Batterers hardly ever go to their clergy to help them end their violence. It is more common for abusers to approach the clergy when they are in trouble and need a character witness to appear in court or if their spouse has left them and they want the clergy to talk her into coming back.
Those who are violent in relationships use a great deal of denial, minimizing and blaming. It is highly unlikely for abusers to voluntarily turn to anyone for help or raise this issue in confession. When they do, it may be with a genuine sense of remorse and intention to change or it may be with a misplaced sense that seeking forgiveness is all they have to do. Guessing a penitent's motives, however, is not the role of any confessor.
To be truly helpful, it is important that confessors understand the excuses that batterers rely on and what real help entails.
Battering, like any behavior, has a moral and spiritual dimension. The roots of violence are often embedded deep in the history and behavior of the individual. Breaking the cycle of violence is not done quickly or easily. This is important for the confessor to understand because abusers, even well-intentioned ones, may assume that all they need is forgiveness—whether from their partner or from God—and things will get better. But forgiveness alone is insufficient to resolve the propensity to batter.
Batterers often minimize their behavior, attributing the abuse to outside factors such as stress at work or alcohol or something their spouse may have done. Until the batterer is willing to accept responsibility for the abuse and recognize that he is always responsible for his actions, no improvement will occur. Batterers often label their behavior in benign terms. They may deny being violent because they don't "hit" their spouse, though if pressed they will admit that they "slap," "kick" or use verbal or emotional means to control their partner. They may not see—or be willing to admit—that this is domestic violence, though it is.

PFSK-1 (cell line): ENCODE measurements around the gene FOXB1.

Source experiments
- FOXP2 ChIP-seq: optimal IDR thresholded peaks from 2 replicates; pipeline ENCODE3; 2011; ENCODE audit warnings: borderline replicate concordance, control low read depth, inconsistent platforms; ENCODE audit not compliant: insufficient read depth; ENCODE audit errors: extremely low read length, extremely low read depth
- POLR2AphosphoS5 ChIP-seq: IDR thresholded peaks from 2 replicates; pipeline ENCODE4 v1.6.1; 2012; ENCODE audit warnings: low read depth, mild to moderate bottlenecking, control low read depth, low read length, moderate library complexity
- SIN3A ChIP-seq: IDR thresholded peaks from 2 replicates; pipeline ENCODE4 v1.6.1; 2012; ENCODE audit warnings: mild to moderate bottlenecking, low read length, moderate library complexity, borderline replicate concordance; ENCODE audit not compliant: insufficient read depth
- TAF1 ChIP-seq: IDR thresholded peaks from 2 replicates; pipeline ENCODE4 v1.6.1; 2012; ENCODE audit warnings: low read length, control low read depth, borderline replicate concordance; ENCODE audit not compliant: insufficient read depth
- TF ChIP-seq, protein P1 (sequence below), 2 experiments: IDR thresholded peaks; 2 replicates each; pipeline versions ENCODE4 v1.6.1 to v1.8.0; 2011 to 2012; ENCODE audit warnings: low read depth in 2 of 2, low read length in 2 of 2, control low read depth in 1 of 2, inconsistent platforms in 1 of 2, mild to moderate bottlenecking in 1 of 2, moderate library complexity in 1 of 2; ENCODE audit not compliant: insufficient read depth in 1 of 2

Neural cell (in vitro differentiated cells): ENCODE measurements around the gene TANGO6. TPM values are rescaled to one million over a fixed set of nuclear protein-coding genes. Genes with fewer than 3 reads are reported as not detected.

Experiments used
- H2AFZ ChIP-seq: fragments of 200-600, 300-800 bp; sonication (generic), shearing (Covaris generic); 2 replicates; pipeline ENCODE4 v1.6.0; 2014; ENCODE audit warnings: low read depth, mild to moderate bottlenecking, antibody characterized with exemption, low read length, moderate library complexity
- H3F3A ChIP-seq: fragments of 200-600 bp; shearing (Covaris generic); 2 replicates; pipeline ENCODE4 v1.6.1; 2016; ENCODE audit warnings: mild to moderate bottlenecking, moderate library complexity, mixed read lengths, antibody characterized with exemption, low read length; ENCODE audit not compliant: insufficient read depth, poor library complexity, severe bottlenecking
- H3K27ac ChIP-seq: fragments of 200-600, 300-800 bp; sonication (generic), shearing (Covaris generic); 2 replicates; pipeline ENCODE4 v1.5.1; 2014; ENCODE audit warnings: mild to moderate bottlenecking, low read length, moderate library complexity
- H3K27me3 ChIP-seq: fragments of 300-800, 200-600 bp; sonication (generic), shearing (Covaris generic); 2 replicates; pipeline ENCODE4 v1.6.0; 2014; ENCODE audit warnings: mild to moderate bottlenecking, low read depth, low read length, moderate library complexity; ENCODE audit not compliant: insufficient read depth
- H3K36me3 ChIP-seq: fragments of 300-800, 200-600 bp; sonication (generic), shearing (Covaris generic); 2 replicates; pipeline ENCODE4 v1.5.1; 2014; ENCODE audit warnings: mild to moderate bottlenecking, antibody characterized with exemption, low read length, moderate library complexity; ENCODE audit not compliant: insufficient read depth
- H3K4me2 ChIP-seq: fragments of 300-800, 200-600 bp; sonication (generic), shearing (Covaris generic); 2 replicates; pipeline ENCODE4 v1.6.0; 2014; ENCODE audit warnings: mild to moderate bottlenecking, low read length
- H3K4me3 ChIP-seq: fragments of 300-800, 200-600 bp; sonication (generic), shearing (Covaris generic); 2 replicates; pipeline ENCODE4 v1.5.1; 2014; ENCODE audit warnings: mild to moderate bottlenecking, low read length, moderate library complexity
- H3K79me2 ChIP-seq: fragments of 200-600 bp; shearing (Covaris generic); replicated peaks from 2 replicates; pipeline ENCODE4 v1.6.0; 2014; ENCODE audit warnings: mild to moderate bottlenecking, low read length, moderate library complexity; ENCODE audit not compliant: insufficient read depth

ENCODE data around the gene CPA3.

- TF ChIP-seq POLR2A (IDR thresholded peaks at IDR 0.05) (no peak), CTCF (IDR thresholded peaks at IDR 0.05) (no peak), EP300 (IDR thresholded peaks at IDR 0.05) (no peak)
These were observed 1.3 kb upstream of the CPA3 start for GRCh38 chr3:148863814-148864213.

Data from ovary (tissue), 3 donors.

Batterers often use religious teachings or misuse scripture to justify their behavior and attitudes (e.g., "Wives be submissive to your husbands"). They may expect the confessor to agree with them or give tacit approval to these attitudes by their silence. Batterers - commonly have misogynistic or disparaging attitudes toward women and a sense of personal entitlement in relationships. They may feel that controlling another person or lashing out is justified in some circumstances. It is important for the confessor to challenge these faulty beliefs and attitudes.
A pastoral response to batterers should include these elements:
- For the batterer to stop the abuse (whether verbal, physical, emotional, or sexual) immediately
- For the batterer to acknowledge his role in perpetrating the abuse
- For the batterer to accept responsibility for his behavior and its
- To start the process of healing without rushing prematurely to ask the abused partner to forgive
For the confessor to be helpful in dealing with the batterer, it is important that he
- knows the excuses batterers use and not accept them
- be able to condemn the abusive behavior without rejecting the abuser as a person
- help clarify with the batterer that his behavior is, in fact, abusive and harmful
- assist the batterer in determining what steps he must take to stop the abuse and seek real help to address the roots of that violence
There is a role for the clergy outside of confession and confessors should encourage batterers to raise the issue outside the sacrament. Battering is so offensive to most people that batterers may find themselves rejected and bereft of support or encouragement once they become involved in a treatment program. An important role for the confessor is to encourage responsible behavior on the part of batterers, including ending the abuse, receiving treatment, and addressing the attitudes and behaviors that support it. This will only happen if the confessor does not give in to the charm, excuses, or blaming that batterers use to avoid responsibility. Confessors who can remain compassionate without excusing or enabling the batterer can be of great value in helping end abuse.
Reprinted with permission from the Department of Marriage and Family Ministry, Catholic Diocese of Cleveland, 1031 Superior Ave, Cleveland, OH 44114. © Fr. Stephen Dohner Ph.D.